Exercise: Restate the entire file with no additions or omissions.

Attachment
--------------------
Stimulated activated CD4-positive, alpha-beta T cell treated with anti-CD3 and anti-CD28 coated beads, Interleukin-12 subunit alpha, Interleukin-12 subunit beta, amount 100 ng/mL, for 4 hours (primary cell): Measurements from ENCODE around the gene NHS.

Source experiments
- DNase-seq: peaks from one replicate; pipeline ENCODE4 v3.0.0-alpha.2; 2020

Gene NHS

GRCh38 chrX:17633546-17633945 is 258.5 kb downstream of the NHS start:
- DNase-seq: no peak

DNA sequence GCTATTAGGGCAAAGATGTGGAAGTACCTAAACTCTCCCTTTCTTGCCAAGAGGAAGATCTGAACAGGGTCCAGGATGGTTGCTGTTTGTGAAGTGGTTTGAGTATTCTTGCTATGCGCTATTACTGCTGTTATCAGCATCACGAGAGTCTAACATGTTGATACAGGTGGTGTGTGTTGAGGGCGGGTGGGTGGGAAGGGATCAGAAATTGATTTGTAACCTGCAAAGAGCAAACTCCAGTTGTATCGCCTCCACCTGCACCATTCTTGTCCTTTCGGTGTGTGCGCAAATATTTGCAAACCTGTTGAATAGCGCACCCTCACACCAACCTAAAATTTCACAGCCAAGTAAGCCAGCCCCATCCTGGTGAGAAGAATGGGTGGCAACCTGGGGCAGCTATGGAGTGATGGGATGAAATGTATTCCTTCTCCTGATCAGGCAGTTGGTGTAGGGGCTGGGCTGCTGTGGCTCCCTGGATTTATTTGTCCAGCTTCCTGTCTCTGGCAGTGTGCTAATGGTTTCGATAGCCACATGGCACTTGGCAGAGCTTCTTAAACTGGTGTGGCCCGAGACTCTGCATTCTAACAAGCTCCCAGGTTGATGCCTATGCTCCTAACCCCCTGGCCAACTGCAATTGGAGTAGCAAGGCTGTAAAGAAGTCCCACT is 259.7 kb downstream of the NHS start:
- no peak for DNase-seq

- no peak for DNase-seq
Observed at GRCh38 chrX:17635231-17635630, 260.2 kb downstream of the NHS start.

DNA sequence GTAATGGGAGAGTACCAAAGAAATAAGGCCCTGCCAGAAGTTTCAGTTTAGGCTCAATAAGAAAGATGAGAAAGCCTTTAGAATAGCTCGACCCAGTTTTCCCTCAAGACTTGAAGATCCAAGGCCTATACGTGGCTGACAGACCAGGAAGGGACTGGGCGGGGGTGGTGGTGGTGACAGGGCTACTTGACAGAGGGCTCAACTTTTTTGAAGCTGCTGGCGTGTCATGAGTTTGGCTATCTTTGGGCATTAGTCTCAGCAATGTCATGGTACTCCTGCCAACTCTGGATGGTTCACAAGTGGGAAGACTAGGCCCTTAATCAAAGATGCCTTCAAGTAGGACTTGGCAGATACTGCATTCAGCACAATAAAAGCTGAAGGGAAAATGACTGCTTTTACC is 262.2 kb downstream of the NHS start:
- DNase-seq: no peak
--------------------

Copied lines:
Stimulated activated CD4-positive, alpha-beta T cell treated with anti-CD3 and anti-CD28 coated beads, Interleukin-12 subunit alpha, Interleukin-12 subunit beta, amount 100 ng/mL, for 4 hours (primary cell): Measurements from ENCODE around the gene NHS.

Source experiments
- DNase-seq: peaks from one replicate; pipeline ENCODE4 v3.0.0-alpha.2; 2020

Gene NHS

GRCh38 chrX:17633546-17633945 is 258.5 kb downstream of the NHS start:
- DNase-seq: no peak

DNA sequence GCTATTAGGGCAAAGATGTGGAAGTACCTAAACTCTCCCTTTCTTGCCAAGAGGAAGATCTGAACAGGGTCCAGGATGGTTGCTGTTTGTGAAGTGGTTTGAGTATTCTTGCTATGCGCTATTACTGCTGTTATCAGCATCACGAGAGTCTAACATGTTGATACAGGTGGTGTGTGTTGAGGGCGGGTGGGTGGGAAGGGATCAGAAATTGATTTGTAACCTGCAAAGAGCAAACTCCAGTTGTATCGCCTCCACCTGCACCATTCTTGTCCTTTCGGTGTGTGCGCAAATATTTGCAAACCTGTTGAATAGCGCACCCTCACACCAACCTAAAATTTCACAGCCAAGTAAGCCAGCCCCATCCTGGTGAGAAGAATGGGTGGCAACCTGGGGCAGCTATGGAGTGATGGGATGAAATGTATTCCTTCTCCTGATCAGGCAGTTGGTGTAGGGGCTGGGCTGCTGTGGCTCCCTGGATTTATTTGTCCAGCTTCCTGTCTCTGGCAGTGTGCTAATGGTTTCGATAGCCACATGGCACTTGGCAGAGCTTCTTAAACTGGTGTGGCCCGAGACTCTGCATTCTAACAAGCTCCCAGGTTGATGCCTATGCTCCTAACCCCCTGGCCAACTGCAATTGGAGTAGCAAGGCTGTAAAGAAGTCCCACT is 259.7 kb downstream of the NHS start:
- no peak for DNase-seq

- no peak for DNase-seq
Observed at GRCh38 chrX:17635231-17635630, 260.2 kb downstream of the NHS start.

DNA sequence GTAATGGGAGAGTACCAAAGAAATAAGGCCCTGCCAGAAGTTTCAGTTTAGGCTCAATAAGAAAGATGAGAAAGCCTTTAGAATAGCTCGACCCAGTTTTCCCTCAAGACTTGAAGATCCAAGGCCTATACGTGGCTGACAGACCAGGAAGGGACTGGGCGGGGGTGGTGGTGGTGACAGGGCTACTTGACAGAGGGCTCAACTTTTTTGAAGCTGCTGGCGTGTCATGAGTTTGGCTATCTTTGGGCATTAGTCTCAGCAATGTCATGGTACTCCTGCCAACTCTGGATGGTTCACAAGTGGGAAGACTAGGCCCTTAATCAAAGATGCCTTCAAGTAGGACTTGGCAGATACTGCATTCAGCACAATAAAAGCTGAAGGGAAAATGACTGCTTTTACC is 262.2 kb downstream of the NHS start:
- DNase-seq: no peak